With whisps of autumn in the air and summer sun now a distant memory (oh the irony when we had a mostly wet August, dear Reader…..), I can’t help but miss the heady scent of our lavender. After what felt like a lifetime of picking, we still didn’t quite manage to harvest the whole field before the rain set in for the rest of summer. However, the hard work was worth it and early mornings picking are now a distant memory until the purple spires appear again next year. I did get the chance to daydream about the field looking like we had stepped into Provence one last time though when the lovely new quarterly journal Creative Countryside asked me to write a little something on lavender and its folklore before I begin to pen all things autumnal.
From the spoils of our harvest, we’ve managed to keep a fair bit in the shed where it’s been left hung out to dry. Its soothing powers will last a little longer in the form of the homemade lavender wreaths we sold to friends and family as well as lavender bags to hang in our moth-ridden cupboards. There’s even a batch of my very bath salts to enjoy once hot baths are back on the agenda following the instalment of the new boiler, not forgetting the leftover flowers we’ve reserved for lavender tea.
You won’t be surprised to hear that I’m already planning a few other little lavender strings to my bow for next year. Our first harvest from the field also got me thinking about getting started on a long held smallholding ambition of mine too, dear Reader. Keeping bees.
One of the best things about walking through the field was listening to the hum of the huge numbers of bees that visited our garden daily. Everything I read of late seems to point towards encouraging more bees into the garden – whether it’s planting bee borders or sowing wild flower meadows, installing nest boxes for solitary species of bees or rescuing thirsty and hungry bees with sugar syrup. Since bees do so much for us, it only seems fair that we return the favour, dear Reader. My father was an amateur beekeeper in his youth and Poppy and Primrose love hearing the stories he tells of how he used to take his friend’s bees for a holiday to the heather moorland on the roof rack of his car. I think they were even stopped by the police, on one occasion, who quickly got back into their Panda when they realised the potentially angry cargo being transported. Travelling bees aside, his beekeeping tales have always made me wish for my own hive and moving to our own little farmhouse has given us a great opportunity to expand our smallholding repertoire, dear Reader.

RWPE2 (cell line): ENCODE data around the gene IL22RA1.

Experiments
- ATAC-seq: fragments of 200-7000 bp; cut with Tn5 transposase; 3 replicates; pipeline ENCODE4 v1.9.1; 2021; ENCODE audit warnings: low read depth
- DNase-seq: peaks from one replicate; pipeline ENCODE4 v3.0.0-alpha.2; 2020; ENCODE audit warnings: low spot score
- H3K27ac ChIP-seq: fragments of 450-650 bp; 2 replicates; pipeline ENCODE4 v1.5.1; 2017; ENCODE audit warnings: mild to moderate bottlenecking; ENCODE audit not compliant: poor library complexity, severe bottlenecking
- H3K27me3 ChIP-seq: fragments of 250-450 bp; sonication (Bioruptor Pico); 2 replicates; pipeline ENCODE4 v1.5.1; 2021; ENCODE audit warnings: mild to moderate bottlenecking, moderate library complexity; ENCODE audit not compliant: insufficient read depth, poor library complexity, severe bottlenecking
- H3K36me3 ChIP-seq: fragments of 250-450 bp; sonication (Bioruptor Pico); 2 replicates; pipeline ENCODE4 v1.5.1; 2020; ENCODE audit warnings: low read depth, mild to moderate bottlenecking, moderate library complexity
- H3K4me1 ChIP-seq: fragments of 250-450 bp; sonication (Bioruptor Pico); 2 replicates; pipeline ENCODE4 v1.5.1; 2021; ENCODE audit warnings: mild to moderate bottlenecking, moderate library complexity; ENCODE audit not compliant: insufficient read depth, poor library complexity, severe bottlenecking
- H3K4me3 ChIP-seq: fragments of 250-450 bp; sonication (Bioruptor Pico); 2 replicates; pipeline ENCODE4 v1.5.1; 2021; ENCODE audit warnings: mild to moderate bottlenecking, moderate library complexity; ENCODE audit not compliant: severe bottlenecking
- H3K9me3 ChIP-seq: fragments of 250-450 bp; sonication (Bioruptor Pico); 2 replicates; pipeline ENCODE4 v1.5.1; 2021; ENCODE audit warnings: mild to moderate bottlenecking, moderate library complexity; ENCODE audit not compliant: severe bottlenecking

Enter Sara Ward from Hen Corner, all round lover of the good life, keeper of bees and hens, vegetable grower and urban farmer. Sara and I have known each other through the powers of Twitter and Instagram since I began my blog properly in….gulp…2013 and after rather a lot of tweets, advice on hens, growing veg and a good deal of mutual blog post sharing, it has taken us nearly 4 years to meet in person! So imagine my joy when Sara sent us an invitation to come to one of her Bees for Children courses in the summer.
Sara’s urban smallholding at Hen Corner is a marvel. With 20 hens, 2 colonies of bees, a plentiful vegetable and fruit garden and micro-bakery producing bread for sale in her local community, Sara and her family make the good life look easy from their Victorian terrace in West London. You really wouldn’t think sitting in Sara’s back garden that you were in London at all. It’s a real testament to just how much you can achieve in a small urban outdoor space.
So whether you want to learn the art of wood carving, to make your own preserves, bake bread, keep hens or learn to charm bees, Sara runs a whole host of courses and workshops helping to encourage others to give smallholding life a go regardless of how large or small their plot is. What I love most about her is her determination and commitment to encouraging the younger generation to think ‘big’ when it comes to urban farming and she spends a lot of her time as a regular feature in local school programmes.
Brilliantly hands-on, Sara’s Bees for Children course aims to get children up, close and personal with nature’s buzzy little friends. Sara explains how the bees live and work, their importance when it comes to our own food, how honey is made and how to handle bees as well as how to spot the queen.
Fully kitted out in mini beekeeping suits and rubber gloves, Poppy and Primrose were encouraged to hold a frame and check it over with Sara’s help but if you don’t want to get that close, there are plenty of other bee activities to keep your children entertained as well as the all important honey taste testing. Now who wouldn’t want the chance to scoff a load of award-winning honey, dear Reader?!
We all thoroughly enjoyed it and got to try some of Just Bees’ new deliciously infused spring water drinks too – all made with, yes you guessed it dear Reader, a drop of honey. If you’re looking for a way to encourage bees in your garden, then the wonderful people at Just Bee Drinks have started a campaign to help save Britain’s bees with a free bee-friendly planting guide for your garden and free bee friendly wild flower seeds to sow – all you have to do is fill in a simple form online and they’ll send you all you need to claim your free seeds. Quick, easy and so good for all those bees out there – they need more of us to do it, it would seem. So get buzzy, dear Reader!
With bees on the brain all the way home, we are determined to get some of our own bees next year. I’ve been looking into local beekeeping courses already so I can learn more of the nitty gritty I’ll need to start out on my own. Do look Hen Corner up if you are looking for a fun day out with the children, dear Reader. The girls loved it and I shall definitely be popping back to visit Sara again soon. Hive fives all round I’d say….